This is the bike Spartacus rides. With different parts.
The $2800 complete bike Transition Comp sports a slightly different set of frame materials inside of the otherwise identical frame mold than does the bike ridden by Fabian Cancellara, Chris McCormack, and other professionals. That's the other difference between this bike and theirs.
Not that this ever makes very much difference, but, you never know, do you, in the back of your mind, whether (in these one-mold/different-weave models) the hi-mod, triple-X mega-composite weave, is superior to the hi-mod, double-X mega-composite weave?
Rappstar rides the Transition as well and, though he's very happy with the bike, he notes it's stiff—very stiff. This might be important to a guy like Cancellara, but, Spartacus doesn't contest Ironmans, nor does he train on his Transition as much as you would train on yours. So, maybe the "lesser" Transition Comp is a better bike for you than the bike costing four times as much.
Thank you Specialized for allowing a rider to put his saddle where he wants it. [Digression] Here's a secret for all you bike designers out there: When you allow a rider input on his own position—when a fit session includes actually asking the rider whether he's comfortable and powerful—the rider, when given a legitimate, well-executed, choice in positions, will choose 79.5° of seat angle. This is the average. This is where the fat of the bell curve sits. [/Digression] So...
Here's a bike company that made a timed race bike to help in its quest for that elusive yellow jersey, nevertheless it thought enough about this bike's target market to allow customers the sit where they want. This, because the Transition Comp—and all the Transitions—come with one of three available seatposts.
The seatposts are named Team (way set back, without very much difference between it's two fore and aft positions); the Regular post; and the Straight post. These posts are each two-position posts, and, on the straight post, the center of the binder mechanism sits either 100mm behind the BB or 150mm behind the BB depending on whether the binder mechanism is in its fore or aft position.
The offsets are rational and thought-out. The swept back post (Regular post) has offsets of 160mm and 210mm. The Team post has offsets of 200mm and 225mm respectively.
Your safest bet is to get your Transition with a Straight post (you may well choose the rear position of the Straight post). But if you're a taller rider—riding the XL or XXL—you might need the Regular post, with the moderate backsweep. This, because the seatpost sticks straight up, at 90°, so, the taller the bike size, the nominally steeper the bike is already.
Not to beat on this subject too hard, but [Digression back on], how difficult is it to do what Specialized has done? Why can't bike companies who seek to sell to triathletes just take a digital level, pass it through both the bottom bracket and the center of the saddle's rails as the saddle is pushed all the way forward, and see if the first number is 8. It can be 80°, 80.5°, 82°, but, the first number needs to be 8.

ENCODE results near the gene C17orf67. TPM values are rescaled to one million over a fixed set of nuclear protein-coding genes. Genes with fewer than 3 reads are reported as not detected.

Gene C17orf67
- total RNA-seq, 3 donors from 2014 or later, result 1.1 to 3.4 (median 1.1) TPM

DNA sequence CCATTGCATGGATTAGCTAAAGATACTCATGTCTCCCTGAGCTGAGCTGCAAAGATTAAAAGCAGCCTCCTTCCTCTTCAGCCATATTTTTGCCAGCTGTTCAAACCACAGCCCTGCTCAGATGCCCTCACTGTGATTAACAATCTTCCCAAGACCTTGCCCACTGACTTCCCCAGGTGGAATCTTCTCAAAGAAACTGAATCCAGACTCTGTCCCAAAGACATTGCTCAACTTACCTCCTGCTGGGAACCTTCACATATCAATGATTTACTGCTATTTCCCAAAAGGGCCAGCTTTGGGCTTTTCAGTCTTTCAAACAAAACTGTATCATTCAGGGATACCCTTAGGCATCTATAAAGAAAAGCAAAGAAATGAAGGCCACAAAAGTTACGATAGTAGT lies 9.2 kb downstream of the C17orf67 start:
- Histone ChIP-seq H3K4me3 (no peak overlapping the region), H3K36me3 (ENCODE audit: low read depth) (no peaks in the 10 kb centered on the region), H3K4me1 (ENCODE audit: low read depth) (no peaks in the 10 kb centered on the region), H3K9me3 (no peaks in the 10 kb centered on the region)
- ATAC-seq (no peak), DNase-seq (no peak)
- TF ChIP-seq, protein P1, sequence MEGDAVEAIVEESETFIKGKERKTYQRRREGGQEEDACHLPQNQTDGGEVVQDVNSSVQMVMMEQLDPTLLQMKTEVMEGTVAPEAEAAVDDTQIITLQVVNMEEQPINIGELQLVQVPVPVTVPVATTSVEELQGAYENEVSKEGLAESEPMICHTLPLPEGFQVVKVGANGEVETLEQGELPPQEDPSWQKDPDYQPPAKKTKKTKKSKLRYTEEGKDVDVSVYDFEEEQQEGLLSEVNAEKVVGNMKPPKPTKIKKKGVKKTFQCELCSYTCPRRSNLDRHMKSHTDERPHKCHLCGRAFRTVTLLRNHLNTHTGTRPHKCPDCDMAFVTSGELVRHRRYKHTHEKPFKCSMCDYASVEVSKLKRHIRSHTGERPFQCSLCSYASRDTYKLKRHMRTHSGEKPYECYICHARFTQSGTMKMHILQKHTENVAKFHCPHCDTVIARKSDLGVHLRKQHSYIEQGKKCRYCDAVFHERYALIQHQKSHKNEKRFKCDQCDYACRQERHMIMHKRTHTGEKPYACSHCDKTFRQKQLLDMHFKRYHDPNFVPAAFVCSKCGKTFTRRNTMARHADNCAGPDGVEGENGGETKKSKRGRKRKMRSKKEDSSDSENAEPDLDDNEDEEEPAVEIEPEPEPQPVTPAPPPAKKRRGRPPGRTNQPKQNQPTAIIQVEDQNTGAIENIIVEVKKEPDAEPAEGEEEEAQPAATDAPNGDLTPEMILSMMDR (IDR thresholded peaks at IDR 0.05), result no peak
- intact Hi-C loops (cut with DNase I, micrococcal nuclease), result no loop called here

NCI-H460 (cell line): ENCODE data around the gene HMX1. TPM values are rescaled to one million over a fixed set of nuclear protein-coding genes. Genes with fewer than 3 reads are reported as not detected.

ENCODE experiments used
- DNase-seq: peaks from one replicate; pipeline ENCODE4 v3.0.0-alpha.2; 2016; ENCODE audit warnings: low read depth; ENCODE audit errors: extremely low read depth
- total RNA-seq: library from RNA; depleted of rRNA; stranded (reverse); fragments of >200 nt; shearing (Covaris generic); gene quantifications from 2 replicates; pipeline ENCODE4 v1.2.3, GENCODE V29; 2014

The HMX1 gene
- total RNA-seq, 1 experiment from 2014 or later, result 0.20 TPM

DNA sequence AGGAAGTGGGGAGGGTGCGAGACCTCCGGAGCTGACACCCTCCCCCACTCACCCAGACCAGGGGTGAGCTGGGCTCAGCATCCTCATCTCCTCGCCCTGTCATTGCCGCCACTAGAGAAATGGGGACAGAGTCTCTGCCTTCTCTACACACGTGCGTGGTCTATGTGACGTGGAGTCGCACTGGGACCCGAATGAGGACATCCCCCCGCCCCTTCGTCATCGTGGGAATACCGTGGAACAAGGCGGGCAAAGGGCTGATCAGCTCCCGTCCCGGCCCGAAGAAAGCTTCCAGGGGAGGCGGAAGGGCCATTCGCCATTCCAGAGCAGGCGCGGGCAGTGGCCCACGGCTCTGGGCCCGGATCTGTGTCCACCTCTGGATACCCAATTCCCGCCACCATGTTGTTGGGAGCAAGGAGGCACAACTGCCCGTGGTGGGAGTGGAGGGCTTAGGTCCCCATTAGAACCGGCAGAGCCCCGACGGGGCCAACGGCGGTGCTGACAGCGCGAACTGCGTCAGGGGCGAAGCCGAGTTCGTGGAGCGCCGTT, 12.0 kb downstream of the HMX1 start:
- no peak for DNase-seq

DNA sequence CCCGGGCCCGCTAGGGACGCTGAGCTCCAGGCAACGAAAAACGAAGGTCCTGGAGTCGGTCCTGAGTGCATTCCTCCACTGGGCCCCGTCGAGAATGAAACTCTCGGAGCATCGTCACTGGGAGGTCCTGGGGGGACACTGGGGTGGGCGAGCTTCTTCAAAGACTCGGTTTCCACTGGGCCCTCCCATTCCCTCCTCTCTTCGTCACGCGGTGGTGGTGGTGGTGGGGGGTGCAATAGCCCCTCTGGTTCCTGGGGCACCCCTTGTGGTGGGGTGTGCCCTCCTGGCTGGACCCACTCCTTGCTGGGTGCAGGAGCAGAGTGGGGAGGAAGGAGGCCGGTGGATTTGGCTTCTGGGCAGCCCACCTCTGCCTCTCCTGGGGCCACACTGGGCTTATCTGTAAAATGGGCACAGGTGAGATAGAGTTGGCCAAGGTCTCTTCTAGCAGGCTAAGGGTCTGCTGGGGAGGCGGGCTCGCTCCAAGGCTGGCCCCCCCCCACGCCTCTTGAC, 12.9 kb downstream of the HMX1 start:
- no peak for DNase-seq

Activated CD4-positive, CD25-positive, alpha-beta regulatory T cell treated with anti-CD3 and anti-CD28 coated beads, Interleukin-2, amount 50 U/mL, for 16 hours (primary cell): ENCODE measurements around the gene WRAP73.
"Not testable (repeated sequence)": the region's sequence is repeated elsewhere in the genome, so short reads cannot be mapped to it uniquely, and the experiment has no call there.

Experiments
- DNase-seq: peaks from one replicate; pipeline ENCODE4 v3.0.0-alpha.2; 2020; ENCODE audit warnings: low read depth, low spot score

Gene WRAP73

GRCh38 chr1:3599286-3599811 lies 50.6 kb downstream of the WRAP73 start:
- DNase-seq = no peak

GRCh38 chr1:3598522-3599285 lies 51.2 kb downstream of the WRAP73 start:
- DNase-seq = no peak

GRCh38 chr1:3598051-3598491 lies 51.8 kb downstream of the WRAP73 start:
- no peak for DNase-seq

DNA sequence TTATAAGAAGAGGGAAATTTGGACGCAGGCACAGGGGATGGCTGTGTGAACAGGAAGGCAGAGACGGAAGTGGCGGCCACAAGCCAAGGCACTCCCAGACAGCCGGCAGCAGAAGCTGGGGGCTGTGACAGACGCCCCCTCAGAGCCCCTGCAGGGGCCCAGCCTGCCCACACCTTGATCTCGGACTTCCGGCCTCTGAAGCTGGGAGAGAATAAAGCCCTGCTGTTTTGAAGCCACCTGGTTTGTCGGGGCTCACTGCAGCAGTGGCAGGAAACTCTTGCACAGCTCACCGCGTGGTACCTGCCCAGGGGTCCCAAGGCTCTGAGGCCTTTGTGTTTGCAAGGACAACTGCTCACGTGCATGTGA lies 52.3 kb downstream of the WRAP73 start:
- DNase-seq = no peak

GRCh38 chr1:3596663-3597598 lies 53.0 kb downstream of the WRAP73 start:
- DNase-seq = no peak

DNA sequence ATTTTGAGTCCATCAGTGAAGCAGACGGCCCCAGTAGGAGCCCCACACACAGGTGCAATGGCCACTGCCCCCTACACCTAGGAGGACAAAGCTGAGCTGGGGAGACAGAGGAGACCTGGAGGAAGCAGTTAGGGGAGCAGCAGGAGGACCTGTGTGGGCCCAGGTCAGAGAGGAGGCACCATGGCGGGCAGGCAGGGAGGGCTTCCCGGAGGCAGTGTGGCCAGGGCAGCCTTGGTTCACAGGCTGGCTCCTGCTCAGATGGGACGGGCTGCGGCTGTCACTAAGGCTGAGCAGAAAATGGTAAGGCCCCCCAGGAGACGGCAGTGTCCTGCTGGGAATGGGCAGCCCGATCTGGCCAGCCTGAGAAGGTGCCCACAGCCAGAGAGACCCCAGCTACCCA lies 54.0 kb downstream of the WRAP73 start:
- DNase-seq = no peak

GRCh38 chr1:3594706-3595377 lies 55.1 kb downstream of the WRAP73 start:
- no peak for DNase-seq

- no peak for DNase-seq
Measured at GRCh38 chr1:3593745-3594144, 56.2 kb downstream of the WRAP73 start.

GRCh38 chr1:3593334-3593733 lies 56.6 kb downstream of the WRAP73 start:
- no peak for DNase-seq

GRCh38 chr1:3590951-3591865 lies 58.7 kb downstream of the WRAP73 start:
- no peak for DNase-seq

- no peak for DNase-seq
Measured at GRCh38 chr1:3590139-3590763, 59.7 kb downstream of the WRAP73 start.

It needs to be 8 as the saddle sits at a representative height from the pedals in each size, that is, it needs to adjust forward to 80° or steeper in the smallest size (when the top of the saddle sits 67cm from the bottom bracket axle), and in the largest size, when the saddle sits 85cm from the BB axle (and for every saddle height in between). Note to product manager (or engineer, or bike designer): if the first number on your digital level is a 7, go back to the drawing board. Literally. You can figure this out in SolidWorks, or, using a little junior class trig. This will save the trouble of wondering whether your design gets riders steep enough.
The Transition Comp features a set of center pull brake calipers that go with this bike—they can't be changed out. This, because it's essential to the bike's aerodynamics to get the brake cables out of the way, and, to get the rear brake down by the bottom bracket, instead of in its traditional place behind the seat cluster. (The next couple of pics show some of these frame features, but, with a frame that's got a different color scheme than the Transition Comp. Refer to the pic at the top of this article for a look at the colorways of this Specialized model).
About these brake calipers: They can be a bitch to center, and to get each caliper arm to pull with equal force and throw upon compression. This, unless you disassemble the brakes and grease the holy spit out of them. Then, reassemble and they'll function quite nicely. They have a spreading mechanism for wheel entry/exit, and a barrel adjuster to adjust cable tension.
This center pull brake requires a set of cable stops, front and rear, and, in the case of the front, it's a ring that sits on the steer column. This ring takes up space, that is, if you can't get the front of your transition low enough, the ring takes up the space of a 10mm spacer. This makes the distance between the stem and the head tube top 15mm or greater. You can't have less than 15mm: 10mm for the cable stop thingy, and 5mm for the headset top cap. But, Specialized does make a piece that's a headset top cap and cable stop all in one. The total height of this piece is 5mm. So, if you need that extra 10mm of "lowness" you can get it, but (in a Jack Nicholson voice), You have to ask nicely. The part doesn't come original equipment.
As you know, around here we think the models we review ought to perform all the basic functions of a bicycle. We're picky that way. The Transition is one that does. This includes fit and handling. The bike is a middlin' in terms of its geometry, not as "long and low" as a Cervelo or Felt, less "narrow and tall" as a Scott Plasma. It'll fit a lot of folks reasonably well. In the context of a size run, the six sizes available for 2010 are a vast improvement over the 4 models offered during the 2009 season.
And, the steering and weight displacement are nice. The XL and XXL have enough front/center to offer their riders a good weight balance, and, the bike's 61mm of trail—identical to Cervelo's tri bikes and close to Cannondale's nice handling Slice—make the bike a very nice handler.
Unfortunately, Specialized sticks with the same fork for its SM, MD and LG sizes as it does with its XL and XXL, but, for these three smaller sizes it shallows the bike's head angle—from 72.5° to 72° for the MD and LG, and to 71.5° for the SM.